So it's no wonder that Universal's management is being watched closely by Seagram chief Edgar Bronfman Jr. and his Universal Studios Chief Executive Frank Biondi Jr.
Executives at Universal declined to be interviewed, citing Seagram's quiet period until its acquisition of music giant PolyGram is finalized in late October.
Despite Universal's protracted box-office slump, Bronfman has stood behind the 42-year-old Silver, who for the last three years has been responsible for the movie division. In February, Universal Studios President Ron Meyer--whose stability at the studio also continues to be the subject of speculation--extended Silver's contract until 2002.
This spring, the ax fell on three of the studio's senior movie executives: production President Marc Platt, and two days later, marketing chiefs Buffy Shutt and Kathy Jones.
Last year's slate was littered with flops that included "For Richer or Poorer," "Leave It to Beaver," "Kull the Conqueror," "A Simple Wish" and "The Boxer," although "The Lost World" and "Liar Liar" made up for a lot of sins by making so much money.
Silver has said he needs time to get the studio back on track after losing Spielberg and his Amblin Entertainment as a key supplier of product and after being disrupted by the change of ownership and management three years ago.
A year ago, he told The Times, "It's been a time of humongous transition. I've been trying to turn this battleship around."
To help stem the bleeding, Universal has been trying to manage its risk as much as possible in a business that is notoriously volatile and low-margin. Since Biondi joined the company 2 1/2 years ago, the studio increasingly has relied on other parties to put up production capital.
Historically, Universal has spent more in its movie sector than in any of its other core businesses, which include TV, theme parks and music. Biondi has stated that the target is to reduce Universal's annual film commitment of nearly $1 billion by 20% to 50%. The idea is to scale back the number of movies the studio finances on its own to around 12 to 15 a year, laying off as much risk as possible through off-balance-sheet financing or partnerships with producers and studios.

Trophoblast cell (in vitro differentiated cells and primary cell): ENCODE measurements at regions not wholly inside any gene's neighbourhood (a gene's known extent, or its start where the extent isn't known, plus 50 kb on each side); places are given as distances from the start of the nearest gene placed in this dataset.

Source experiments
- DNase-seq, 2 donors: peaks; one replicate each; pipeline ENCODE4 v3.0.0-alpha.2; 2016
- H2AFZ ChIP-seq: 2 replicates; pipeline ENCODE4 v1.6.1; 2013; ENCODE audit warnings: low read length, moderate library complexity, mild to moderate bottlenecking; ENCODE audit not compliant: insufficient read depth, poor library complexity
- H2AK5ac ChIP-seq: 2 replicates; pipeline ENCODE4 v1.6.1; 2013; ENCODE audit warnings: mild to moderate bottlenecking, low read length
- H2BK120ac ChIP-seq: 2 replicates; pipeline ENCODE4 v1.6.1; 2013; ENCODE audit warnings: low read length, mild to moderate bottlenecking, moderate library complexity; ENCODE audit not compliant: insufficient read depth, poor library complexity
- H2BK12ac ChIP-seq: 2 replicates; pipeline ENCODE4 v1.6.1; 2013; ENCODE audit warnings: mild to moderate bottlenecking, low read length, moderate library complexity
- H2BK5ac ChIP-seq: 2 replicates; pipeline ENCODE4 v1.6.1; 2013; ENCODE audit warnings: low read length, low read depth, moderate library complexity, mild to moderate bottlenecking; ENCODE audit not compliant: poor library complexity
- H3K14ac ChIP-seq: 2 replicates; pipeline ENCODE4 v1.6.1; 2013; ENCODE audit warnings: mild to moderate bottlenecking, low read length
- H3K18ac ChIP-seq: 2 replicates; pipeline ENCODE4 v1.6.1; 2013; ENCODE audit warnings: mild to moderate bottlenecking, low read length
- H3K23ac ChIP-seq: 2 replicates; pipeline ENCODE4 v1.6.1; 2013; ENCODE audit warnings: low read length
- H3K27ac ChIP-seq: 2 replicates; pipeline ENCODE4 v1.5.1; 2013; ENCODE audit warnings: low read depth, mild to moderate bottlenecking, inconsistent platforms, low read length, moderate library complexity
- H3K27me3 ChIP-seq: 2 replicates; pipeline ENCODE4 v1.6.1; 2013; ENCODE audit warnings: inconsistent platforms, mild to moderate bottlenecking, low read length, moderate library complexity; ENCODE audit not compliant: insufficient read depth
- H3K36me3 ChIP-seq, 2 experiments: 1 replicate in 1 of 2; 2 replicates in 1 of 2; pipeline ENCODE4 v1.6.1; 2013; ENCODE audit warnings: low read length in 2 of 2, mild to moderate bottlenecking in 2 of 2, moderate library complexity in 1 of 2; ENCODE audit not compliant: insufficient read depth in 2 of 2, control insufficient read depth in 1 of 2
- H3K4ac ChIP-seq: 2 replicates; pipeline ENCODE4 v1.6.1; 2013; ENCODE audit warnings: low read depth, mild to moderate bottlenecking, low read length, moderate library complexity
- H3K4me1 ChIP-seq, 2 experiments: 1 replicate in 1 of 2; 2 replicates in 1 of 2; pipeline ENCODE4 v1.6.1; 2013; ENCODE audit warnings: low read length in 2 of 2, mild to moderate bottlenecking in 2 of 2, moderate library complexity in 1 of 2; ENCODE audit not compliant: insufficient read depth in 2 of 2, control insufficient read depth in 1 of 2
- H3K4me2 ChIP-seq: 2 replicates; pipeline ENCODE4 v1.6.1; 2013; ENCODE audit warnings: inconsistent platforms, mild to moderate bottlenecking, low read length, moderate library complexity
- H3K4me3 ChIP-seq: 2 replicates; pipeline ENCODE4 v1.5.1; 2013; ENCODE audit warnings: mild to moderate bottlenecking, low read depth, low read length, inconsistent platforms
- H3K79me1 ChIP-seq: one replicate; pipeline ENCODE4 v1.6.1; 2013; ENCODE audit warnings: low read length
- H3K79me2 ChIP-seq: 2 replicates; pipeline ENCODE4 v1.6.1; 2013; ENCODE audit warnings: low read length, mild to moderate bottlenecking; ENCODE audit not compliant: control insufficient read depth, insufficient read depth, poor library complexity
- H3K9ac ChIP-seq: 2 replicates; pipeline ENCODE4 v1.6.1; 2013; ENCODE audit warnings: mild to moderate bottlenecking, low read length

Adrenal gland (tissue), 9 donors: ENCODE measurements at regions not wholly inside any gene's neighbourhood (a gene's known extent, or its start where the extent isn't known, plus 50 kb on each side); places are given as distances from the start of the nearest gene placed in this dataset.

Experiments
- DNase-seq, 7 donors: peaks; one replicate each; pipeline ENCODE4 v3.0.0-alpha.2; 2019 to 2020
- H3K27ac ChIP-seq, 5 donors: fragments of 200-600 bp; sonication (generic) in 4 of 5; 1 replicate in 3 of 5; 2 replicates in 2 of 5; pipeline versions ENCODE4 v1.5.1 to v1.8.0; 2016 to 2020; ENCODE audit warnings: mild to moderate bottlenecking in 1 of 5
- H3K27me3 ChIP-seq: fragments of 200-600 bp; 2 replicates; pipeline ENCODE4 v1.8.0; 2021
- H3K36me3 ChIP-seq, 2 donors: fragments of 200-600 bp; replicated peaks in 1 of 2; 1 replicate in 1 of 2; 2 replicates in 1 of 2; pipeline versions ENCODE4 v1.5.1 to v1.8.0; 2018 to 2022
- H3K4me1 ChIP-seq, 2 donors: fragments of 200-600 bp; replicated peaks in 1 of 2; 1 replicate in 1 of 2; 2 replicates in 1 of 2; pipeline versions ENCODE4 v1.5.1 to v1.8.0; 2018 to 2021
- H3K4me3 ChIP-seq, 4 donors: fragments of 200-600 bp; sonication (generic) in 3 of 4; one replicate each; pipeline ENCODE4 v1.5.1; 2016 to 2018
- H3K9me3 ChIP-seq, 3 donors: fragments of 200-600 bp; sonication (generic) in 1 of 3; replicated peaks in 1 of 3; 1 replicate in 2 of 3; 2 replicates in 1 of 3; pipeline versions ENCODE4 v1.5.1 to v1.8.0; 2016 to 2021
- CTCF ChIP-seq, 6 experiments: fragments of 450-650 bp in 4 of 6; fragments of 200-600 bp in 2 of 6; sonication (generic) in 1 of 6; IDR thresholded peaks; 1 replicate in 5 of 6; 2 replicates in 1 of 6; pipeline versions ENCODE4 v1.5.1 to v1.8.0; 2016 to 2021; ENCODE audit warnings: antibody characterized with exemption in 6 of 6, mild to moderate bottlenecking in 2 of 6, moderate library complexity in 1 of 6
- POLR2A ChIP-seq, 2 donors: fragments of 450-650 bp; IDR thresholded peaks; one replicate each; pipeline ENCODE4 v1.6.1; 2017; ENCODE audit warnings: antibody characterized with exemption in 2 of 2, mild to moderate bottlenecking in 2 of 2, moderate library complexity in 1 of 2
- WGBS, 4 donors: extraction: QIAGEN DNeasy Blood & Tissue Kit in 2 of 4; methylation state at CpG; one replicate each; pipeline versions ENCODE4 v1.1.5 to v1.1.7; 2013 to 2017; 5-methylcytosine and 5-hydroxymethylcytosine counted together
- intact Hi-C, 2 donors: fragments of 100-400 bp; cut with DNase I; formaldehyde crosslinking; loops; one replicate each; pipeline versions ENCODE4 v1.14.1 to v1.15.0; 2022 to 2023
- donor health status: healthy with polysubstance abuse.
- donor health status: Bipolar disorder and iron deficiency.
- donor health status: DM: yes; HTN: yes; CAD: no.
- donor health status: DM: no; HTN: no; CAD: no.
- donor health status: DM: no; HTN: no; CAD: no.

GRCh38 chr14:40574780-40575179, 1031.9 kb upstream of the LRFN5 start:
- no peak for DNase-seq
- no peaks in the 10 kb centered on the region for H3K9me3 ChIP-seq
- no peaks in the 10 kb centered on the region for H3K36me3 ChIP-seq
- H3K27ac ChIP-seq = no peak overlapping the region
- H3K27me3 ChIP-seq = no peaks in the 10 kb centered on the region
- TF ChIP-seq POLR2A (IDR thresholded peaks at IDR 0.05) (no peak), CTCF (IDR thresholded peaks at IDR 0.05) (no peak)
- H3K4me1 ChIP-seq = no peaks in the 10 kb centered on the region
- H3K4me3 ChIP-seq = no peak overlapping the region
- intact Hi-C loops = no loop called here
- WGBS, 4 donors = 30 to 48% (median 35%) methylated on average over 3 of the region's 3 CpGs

Universal also is bent on changing its mix of pictures, producing considerably fewer high-concept movies that cost $20 million to $40 million (which used to comprise 75% or more of its slate) and more bigger-budget, star-driven vehicles (four to eight) than it had in the past.
One studio insider said that Silver had long resisted the strategy of working with self-financing producers but has since acquiesced.
However, all of Universal's upcoming '98 movies were entirely financed by the studio and represent a significant amount of production and marketing dollars.
Sources said "Meet Joe Black" went over budget to nearly $90 million. Likewise, the "Babe" sequel shot way past its planned wrap date and was also surprisingly expensive at a price north of $80 million--more than triple the cost of the $25-million original.
Gus Van Sant's near shot-by-shot remake of "Psycho" was considerably cheaper at $25 million.
On those films rests Silver's hope that the days of bread and water are nearly over and champagne days lie ahead.
Exhibitor Relations Co. contributed statistical figures to this report.